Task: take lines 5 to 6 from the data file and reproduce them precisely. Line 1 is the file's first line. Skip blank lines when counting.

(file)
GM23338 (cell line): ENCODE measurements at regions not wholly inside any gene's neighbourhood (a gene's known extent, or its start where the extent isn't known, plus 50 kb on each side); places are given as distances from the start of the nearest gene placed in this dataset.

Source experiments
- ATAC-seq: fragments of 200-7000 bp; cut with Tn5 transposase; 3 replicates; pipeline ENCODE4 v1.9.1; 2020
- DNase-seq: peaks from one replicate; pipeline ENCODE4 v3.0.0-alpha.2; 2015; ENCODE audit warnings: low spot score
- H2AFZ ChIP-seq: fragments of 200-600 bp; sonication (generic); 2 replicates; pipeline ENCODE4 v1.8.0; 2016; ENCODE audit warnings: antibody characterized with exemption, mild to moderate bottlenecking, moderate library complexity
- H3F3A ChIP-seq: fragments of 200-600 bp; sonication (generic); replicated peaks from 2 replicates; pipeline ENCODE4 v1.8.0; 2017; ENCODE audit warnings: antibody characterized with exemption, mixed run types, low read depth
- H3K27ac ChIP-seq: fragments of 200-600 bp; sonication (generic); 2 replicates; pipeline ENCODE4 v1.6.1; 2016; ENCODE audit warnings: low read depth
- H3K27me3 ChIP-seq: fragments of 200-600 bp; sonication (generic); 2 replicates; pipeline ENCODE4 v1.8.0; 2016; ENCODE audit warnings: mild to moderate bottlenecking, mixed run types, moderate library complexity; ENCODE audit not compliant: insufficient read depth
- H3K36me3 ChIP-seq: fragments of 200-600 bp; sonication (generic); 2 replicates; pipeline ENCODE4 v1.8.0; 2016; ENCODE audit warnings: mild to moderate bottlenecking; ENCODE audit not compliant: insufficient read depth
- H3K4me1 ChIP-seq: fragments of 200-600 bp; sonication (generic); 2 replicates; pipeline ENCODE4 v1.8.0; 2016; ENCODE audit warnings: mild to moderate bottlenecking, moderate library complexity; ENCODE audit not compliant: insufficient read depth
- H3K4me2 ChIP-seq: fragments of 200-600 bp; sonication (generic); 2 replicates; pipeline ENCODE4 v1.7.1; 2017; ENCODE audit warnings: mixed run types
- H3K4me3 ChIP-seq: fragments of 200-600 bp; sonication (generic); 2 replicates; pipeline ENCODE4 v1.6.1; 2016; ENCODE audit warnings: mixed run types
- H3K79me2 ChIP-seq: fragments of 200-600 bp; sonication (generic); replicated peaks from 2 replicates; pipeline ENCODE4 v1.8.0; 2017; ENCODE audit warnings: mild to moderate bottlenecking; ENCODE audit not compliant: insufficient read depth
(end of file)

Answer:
- H2AFZ ChIP-seq: fragments of 200-600 bp; sonication (generic); 2 replicates; pipeline ENCODE4 v1.8.0; 2016; ENCODE audit warnings: antibody characterized with exemption, mild to moderate bottlenecking, moderate library complexity
- H3F3A ChIP-seq: fragments of 200-600 bp; sonication (generic); replicated peaks from 2 replicates; pipeline ENCODE4 v1.8.0; 2017; ENCODE audit warnings: antibody characterized with exemption, mixed run types, low read depth